IAEA Knew Of Japan’s Lax Reactor Safety In 90’s, Were Unable To Do Anything
This article from back in March describes some of the past safety problems at Japan’s nuclear facilities. It briefly mentions issues the IAEA had as far back as the 1990’s with Japan’s failing nuclear safety.
The arrangements for accidents, emergency planning and safety training by Japanese power companies were condemned as inadequate by IAEA inspectors after they visited four reactors in the 1990s. Altogether they found 90 deficiencies in safety procedures.
The IAEA’s findings should have been a wake up call, the more concerning part is that they were completely unable to do anything about it. It did cause a major scandal in Japan as cover ups by the power companies hit the media. A considerable portion of the IAEA findings involved cracks in equipment, a serious danger. As of 2002 the IAEA did not know if anything had been done to solve the problems. They had not been invited back by Japan to visit the reactors for new inspections. This problem with the IAEA and their lack of ability to enforce anything has been criticized by many since the Fukushima disasters.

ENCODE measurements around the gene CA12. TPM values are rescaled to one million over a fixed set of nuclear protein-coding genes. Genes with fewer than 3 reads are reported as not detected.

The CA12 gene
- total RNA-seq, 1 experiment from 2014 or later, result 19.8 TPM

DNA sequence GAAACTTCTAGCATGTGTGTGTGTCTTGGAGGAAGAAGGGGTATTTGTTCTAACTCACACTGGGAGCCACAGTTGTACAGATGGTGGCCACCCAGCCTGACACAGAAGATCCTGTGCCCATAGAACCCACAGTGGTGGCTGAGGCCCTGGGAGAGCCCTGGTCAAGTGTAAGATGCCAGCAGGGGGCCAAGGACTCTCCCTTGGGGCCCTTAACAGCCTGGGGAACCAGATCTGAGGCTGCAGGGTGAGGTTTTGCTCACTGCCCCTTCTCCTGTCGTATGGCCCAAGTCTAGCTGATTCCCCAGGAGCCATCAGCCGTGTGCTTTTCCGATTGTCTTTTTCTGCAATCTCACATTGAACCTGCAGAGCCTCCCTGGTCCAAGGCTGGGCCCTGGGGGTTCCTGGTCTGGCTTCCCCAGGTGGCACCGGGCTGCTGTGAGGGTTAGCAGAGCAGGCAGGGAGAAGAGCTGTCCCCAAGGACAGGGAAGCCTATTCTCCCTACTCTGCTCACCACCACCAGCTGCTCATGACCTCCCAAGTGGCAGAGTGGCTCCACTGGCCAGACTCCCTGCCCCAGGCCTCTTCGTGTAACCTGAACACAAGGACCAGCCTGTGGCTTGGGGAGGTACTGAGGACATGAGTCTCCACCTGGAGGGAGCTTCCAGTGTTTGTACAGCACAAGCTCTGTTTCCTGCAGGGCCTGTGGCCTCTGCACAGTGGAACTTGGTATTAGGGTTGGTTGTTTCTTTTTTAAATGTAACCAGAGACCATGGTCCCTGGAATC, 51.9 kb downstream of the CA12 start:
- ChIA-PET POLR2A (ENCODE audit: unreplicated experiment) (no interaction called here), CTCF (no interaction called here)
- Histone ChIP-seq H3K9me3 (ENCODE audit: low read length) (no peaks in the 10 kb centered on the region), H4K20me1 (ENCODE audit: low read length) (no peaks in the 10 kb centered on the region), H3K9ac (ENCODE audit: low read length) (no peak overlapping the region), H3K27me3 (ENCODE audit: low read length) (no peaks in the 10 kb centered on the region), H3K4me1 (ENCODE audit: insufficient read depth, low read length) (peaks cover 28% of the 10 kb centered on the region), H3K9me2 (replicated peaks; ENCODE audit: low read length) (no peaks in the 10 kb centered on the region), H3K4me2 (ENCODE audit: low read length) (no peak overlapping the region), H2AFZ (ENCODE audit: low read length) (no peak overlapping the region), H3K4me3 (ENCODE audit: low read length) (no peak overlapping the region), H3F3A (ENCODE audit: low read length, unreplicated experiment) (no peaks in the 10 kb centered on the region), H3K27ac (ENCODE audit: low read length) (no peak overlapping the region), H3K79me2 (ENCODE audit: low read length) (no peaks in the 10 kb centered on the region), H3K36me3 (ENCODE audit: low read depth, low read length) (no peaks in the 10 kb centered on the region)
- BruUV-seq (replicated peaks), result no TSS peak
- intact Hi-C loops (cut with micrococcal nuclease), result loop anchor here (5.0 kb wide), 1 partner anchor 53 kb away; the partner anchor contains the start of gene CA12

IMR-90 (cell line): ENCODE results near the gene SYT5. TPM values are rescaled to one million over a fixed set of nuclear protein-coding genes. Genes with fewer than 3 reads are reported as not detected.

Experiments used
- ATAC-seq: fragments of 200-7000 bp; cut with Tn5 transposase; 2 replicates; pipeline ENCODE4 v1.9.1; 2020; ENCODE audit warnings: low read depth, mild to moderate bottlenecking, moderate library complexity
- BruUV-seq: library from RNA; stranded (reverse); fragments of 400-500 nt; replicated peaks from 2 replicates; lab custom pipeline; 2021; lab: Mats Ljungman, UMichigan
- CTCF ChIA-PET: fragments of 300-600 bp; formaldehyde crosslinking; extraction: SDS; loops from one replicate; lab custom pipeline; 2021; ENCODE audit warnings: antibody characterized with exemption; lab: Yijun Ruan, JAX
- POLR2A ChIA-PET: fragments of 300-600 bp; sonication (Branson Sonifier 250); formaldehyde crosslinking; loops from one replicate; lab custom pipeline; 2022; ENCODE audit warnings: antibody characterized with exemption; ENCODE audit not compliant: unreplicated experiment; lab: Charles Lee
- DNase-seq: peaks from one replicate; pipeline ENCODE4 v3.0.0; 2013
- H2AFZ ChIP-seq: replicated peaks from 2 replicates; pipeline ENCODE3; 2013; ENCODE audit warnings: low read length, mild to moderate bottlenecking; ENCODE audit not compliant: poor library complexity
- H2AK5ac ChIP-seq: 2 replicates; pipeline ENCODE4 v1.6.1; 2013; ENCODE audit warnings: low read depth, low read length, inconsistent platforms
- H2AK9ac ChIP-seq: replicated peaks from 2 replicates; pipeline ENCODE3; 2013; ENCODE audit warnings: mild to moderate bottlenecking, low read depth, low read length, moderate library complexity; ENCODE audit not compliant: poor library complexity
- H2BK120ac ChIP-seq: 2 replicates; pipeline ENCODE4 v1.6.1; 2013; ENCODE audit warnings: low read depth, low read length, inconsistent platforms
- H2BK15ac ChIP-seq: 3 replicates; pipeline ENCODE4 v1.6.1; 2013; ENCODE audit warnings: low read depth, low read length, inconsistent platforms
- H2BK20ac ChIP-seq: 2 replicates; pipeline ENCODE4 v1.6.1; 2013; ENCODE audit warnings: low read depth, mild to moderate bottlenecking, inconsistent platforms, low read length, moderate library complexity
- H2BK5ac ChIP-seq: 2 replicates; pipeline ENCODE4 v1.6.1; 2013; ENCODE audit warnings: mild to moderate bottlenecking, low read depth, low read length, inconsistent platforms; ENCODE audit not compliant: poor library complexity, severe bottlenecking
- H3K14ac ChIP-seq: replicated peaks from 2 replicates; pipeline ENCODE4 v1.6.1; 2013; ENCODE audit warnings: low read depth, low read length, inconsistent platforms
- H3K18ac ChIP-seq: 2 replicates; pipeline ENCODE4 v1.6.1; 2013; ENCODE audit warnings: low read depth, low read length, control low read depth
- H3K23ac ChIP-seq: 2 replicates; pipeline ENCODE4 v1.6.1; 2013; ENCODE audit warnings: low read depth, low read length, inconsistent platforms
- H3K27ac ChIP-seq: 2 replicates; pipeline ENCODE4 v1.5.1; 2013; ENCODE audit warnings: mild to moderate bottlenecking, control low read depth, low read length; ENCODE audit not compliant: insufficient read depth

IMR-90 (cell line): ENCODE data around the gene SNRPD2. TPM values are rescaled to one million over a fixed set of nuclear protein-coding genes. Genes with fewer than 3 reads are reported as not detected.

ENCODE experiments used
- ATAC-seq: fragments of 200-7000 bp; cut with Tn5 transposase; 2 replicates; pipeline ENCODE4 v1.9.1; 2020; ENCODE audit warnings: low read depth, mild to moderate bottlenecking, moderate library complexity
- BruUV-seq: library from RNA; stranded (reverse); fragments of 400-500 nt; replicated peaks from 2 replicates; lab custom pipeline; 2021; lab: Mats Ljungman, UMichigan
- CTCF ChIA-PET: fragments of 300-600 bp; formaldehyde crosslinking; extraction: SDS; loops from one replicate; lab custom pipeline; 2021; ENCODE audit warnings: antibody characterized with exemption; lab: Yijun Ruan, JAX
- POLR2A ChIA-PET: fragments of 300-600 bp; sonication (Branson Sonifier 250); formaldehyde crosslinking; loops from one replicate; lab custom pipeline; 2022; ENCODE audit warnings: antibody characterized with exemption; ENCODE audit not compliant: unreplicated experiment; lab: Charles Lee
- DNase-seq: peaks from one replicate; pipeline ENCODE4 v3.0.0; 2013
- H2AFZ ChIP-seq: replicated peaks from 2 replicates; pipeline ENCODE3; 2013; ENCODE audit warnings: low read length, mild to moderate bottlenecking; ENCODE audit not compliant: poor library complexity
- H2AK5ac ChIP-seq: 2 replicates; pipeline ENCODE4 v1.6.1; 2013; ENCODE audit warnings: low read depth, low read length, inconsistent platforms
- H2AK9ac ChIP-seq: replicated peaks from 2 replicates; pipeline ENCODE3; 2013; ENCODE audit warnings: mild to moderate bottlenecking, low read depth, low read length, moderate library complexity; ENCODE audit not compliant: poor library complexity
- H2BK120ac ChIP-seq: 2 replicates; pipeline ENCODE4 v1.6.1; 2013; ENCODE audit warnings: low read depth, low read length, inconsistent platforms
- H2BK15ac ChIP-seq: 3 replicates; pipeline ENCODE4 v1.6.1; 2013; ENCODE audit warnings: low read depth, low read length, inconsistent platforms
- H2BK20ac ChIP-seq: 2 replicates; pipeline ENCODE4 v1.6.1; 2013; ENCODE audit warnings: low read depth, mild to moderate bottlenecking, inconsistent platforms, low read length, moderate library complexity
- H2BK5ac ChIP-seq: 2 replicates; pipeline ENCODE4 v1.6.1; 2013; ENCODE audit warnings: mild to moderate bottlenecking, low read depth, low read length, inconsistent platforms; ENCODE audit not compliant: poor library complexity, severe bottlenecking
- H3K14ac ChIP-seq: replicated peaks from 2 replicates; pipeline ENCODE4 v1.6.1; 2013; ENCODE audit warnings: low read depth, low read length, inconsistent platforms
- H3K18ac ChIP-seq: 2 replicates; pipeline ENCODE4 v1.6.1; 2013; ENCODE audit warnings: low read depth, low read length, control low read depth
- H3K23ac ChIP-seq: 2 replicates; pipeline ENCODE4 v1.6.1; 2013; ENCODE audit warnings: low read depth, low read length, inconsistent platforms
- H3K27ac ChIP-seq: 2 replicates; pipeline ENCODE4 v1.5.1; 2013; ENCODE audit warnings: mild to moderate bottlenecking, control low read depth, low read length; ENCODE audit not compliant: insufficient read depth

Details that came out in 2002 showed widespread aging damage in critical parts like core shrouds, critical water circulation pipes, steam driers and other critical systems for reactor safety. One of specific concern was TEPCO’s clandestine patch job repairs to cracked core shrouds to fool inspectors. TEPCO also did a clandestine repair on the core spray system in unit 1 at Fukushima Daiichi. This is a critical portion of the emergency system intended to stop meltdowns.
Combine the history of ignoring natural disaster risks in siting and building the reactors, with some horrible safety problems and dishonesty in the 1990’s that was still evident in 2002. Now in 2011 we are still getting hints that nothing had changed as workers had no emergency venting manual and had to scramble to get a copy of reactor blueprints from a subcontractor and create a plan on the fly. Workers then had to scavenge equipment to implement their on the fly venting plan.
In this 2002 report it appears that the paramount goal of Japan’s nuclear agencies was to continue the appearance of perfection to the rest of the world.
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